“In addition to being a good source of hydration, cauliflower is rich in immune-boosting vitamin C (69 percent of the Daily Value per cup),” Wong added. “You’ll also get a good amount of potassium, which is important for muscle function (including heart muscle), keeping blood pressure in check, and maintaining strong bones.”
Cabbage, like cauliflower, is a cruciferous plant that retains (and transmits) a lot of water. It’s also a vegetable that resists fermentation well, and we’re happy to tell you that kimchi, a highly flavorful style of fermented cabbage originating in Korea, may also offer hydrating benefits to those who consume it.
“Kimchi is a tasty way to boost your hydration while getting friendly bacteria that support gut health,” said Stephanie Meyers, senior clinical dietitian and nutritionist at Iris by OncoHealth.
Magnesium, like sodium, is a nutrient that promotes hydration throughout the body. And, second Sarah Barthela functional medicine nutritionist, “foods like salmon have both potassium and magnesium.”
According to United States Department of Agriculturea half fillet of salmon contains 53.5 milligrams of magnesium, which represents about 10%-15% of a daily needs of the adult. Magnesium and potassium are both electrolytes, which help regulate fluid balance in the body.
Chia seeds have increased in popularity in today’s wellness-focused market, and they have many hydration-related benefits.
“Not only are chia seeds a great source of protein, fiber, and omega-3 fats, they’re also amazing for hydration,” said registered dietitian Sheri Berger. “When chia seeds sit in water for a period of time, they absorb the liquid and form a gel.”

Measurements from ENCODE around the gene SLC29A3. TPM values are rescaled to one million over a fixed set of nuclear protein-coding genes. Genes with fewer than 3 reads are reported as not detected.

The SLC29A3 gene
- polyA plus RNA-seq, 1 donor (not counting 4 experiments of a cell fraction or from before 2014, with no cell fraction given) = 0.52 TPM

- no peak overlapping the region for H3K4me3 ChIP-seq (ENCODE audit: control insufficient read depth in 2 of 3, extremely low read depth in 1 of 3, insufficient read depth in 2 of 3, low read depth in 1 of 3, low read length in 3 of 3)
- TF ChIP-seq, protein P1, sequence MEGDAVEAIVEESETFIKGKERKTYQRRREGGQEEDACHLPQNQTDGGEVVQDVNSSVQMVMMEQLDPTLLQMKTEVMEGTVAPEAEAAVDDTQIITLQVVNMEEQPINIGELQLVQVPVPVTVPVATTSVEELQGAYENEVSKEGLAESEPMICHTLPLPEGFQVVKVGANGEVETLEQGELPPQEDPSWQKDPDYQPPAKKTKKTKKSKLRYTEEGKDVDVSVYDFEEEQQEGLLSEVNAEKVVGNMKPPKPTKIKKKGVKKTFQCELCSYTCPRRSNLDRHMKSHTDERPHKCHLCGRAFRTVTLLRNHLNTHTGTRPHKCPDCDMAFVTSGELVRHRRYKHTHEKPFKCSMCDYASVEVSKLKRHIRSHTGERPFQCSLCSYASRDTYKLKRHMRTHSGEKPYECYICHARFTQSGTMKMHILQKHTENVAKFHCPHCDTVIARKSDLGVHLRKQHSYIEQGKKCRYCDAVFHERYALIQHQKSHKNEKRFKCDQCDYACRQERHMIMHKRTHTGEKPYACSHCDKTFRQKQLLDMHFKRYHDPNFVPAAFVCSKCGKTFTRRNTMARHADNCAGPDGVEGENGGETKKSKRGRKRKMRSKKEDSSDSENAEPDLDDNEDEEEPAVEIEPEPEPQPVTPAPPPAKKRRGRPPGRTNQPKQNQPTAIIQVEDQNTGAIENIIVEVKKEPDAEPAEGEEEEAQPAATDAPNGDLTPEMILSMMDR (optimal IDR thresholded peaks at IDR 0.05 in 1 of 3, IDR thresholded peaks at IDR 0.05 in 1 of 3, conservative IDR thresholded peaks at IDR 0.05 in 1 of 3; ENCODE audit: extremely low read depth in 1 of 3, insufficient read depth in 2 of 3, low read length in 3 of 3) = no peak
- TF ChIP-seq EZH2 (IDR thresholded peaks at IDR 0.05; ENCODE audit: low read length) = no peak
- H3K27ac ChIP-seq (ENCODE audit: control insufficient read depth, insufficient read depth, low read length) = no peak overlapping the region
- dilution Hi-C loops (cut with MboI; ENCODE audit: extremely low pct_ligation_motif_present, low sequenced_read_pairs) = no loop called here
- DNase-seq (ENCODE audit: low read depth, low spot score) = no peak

There have also been the potential benefits of chia seeds for skin hydration studied, Berger added.
Pretzels And Other High Sodium Foods
When registered dietitian Anne Murray said that pretzels count as a hydrating food, we admit we were skeptical. But Murray explained that “salt helps retain water, keeping you hydrated for longer!” Sodium is an electrolyte, and one of its functions is to hydrate the body by carrying water to the cells, according to Cedars-Sinai.
Caffeinated coffee is not the anti-hydration diet item you might expect
Caffeine has a bad reputation as a dehydrating ingredient, but Joan Salg Blake, a program director and clinical professor of nutrition at Boston University, tells us that “cContrary to popular belief, caffeinated beverages such as coffee and tea can contribute to a person’s daily water needs.
He explained that caffeine is a diuretic, causing water to be excreted from the body. “But the water loss it causes is short-lived,” she said. “In other words, caffeine does not cause a significant loss of body water over the course of the day compared to decaffeinated beverages.”
Indeed, she said research suggests that people who habitually consume caffeinated beverages “actually develop a tolerance to its diuretic effect and experience less water loss over time.”